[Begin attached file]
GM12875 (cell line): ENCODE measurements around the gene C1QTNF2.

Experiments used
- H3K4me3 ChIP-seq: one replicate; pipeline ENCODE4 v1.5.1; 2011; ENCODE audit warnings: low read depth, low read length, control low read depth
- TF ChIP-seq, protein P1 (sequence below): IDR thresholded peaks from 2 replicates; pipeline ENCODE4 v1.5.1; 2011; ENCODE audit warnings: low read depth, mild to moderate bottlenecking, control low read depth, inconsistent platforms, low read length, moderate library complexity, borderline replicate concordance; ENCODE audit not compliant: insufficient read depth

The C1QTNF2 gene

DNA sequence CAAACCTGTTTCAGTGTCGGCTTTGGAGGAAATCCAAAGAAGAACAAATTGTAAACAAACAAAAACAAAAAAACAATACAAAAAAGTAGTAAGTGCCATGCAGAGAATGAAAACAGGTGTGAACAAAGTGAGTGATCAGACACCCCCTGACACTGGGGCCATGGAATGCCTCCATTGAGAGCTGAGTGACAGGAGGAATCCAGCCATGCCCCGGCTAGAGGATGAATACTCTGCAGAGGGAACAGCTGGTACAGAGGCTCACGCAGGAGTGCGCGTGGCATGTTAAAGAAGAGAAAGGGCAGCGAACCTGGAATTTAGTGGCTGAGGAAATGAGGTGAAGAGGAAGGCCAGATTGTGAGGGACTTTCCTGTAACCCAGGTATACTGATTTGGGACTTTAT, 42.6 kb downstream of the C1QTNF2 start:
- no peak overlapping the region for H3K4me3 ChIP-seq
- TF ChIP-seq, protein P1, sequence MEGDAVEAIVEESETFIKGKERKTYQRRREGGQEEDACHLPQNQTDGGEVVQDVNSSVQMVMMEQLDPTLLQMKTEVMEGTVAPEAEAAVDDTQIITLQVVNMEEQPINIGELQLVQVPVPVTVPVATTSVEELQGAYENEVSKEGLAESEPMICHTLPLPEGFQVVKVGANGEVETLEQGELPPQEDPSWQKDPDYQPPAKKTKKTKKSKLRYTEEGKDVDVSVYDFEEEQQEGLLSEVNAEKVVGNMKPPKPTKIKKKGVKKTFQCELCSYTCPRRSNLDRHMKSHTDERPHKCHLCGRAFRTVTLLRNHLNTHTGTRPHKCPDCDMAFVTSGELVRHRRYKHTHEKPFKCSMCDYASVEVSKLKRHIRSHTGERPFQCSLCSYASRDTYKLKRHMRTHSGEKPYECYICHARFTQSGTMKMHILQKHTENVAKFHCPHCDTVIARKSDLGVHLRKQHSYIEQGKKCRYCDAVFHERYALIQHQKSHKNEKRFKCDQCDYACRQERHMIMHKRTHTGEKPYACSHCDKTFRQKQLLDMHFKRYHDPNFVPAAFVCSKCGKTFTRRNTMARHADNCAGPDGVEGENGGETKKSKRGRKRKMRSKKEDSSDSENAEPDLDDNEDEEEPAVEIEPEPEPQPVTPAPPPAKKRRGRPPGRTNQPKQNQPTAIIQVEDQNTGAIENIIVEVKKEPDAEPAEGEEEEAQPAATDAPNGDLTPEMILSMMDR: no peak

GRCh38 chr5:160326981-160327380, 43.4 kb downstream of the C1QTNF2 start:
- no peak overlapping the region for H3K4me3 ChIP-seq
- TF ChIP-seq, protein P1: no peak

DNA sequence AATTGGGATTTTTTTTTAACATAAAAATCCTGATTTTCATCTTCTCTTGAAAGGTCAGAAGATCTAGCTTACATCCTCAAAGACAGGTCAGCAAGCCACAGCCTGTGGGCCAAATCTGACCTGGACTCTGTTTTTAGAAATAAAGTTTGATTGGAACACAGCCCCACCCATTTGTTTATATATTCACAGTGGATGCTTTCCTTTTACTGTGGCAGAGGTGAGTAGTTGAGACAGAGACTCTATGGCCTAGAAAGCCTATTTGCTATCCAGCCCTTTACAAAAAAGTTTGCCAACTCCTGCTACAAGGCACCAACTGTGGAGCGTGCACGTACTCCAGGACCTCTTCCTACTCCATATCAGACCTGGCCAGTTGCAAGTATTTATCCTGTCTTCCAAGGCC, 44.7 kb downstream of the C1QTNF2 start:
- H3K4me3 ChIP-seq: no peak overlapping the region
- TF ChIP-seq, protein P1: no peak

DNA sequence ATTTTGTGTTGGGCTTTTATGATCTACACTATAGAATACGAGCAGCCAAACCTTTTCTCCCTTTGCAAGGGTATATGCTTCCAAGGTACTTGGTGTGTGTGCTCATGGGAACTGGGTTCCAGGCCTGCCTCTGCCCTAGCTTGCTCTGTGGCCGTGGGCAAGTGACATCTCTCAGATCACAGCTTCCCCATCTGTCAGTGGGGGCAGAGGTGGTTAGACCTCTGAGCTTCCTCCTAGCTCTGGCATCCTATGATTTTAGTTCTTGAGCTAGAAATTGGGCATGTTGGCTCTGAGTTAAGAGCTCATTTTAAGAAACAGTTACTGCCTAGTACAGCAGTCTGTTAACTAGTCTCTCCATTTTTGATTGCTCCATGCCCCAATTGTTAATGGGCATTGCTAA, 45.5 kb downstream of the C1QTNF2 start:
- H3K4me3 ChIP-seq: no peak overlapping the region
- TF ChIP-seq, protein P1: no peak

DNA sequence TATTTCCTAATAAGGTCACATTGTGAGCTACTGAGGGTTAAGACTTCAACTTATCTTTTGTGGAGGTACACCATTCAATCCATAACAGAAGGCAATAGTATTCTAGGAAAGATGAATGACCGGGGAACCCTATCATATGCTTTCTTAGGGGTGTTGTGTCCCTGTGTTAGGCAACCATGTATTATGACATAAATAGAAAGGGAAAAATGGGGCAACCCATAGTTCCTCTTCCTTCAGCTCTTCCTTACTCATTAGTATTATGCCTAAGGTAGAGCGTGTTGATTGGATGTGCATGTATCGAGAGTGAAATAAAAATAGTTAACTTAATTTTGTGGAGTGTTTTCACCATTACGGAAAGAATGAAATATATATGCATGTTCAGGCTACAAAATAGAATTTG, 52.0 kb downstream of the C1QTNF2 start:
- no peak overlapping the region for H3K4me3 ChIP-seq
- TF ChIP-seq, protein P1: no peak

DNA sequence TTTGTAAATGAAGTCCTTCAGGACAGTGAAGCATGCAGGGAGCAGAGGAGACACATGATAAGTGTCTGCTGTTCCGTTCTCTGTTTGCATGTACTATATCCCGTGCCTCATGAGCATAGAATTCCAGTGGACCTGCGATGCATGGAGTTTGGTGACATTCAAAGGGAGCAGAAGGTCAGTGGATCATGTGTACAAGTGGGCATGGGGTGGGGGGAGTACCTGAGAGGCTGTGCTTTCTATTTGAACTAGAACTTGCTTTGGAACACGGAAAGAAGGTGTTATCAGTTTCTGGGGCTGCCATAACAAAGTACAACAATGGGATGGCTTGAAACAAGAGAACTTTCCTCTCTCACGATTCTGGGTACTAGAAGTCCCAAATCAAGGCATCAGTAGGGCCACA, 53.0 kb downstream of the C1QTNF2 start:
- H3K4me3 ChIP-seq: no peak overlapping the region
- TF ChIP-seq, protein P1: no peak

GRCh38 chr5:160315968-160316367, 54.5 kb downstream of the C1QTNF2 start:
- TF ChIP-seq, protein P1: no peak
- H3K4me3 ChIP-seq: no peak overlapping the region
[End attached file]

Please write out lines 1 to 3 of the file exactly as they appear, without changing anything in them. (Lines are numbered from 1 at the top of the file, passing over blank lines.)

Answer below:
GM12875 (cell line): ENCODE measurements around the gene C1QTNF2.

Experiments used
- H3K4me3 ChIP-seq: one replicate; pipeline ENCODE4 v1.5.1; 2011; ENCODE audit warnings: low read depth, low read length, control low read depth